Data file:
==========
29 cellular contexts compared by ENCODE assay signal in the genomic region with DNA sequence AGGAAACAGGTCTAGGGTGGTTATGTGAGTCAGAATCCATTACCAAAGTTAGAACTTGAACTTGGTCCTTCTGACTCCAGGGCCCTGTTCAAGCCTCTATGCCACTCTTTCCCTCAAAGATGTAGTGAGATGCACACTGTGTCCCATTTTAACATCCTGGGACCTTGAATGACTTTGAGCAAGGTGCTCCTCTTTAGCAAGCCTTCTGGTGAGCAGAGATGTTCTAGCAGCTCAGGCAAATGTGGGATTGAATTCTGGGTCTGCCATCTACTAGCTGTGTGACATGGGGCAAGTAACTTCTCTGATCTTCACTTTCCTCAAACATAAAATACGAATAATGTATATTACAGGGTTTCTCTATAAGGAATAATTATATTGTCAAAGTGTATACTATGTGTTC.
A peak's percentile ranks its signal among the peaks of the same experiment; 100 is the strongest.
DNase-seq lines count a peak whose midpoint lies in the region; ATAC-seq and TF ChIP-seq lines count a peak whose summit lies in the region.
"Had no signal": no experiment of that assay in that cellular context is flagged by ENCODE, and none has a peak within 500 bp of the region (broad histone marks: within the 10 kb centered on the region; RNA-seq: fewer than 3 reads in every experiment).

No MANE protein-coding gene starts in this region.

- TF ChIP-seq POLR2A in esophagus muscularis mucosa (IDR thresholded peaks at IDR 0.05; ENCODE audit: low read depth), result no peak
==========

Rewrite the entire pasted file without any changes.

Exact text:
29 cellular contexts compared by ENCODE assay signal in the genomic region with DNA sequence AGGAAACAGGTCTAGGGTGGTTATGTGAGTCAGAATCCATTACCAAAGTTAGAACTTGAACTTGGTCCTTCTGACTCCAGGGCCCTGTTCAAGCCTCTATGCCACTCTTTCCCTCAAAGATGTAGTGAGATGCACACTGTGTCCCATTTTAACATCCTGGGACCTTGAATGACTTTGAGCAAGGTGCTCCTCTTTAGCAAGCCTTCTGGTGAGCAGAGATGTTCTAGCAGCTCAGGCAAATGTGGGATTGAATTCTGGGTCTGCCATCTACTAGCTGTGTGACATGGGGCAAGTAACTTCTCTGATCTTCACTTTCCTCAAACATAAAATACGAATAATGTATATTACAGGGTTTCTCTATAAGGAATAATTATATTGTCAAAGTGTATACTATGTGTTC.
A peak's percentile ranks its signal among the peaks of the same experiment; 100 is the strongest.
DNase-seq lines count a peak whose midpoint lies in the region; ATAC-seq and TF ChIP-seq lines count a peak whose summit lies in the region.
"Had no signal": no experiment of that assay in that cellular context is flagged by ENCODE, and none has a peak within 500 bp of the region (broad histone marks: within the 10 kb centered on the region; RNA-seq: fewer than 3 reads in every experiment).

No MANE protein-coding gene starts in this region.

- TF ChIP-seq POLR2A in esophagus muscularis mucosa (IDR thresholded peaks at IDR 0.05; ENCODE audit: low read depth), result no peak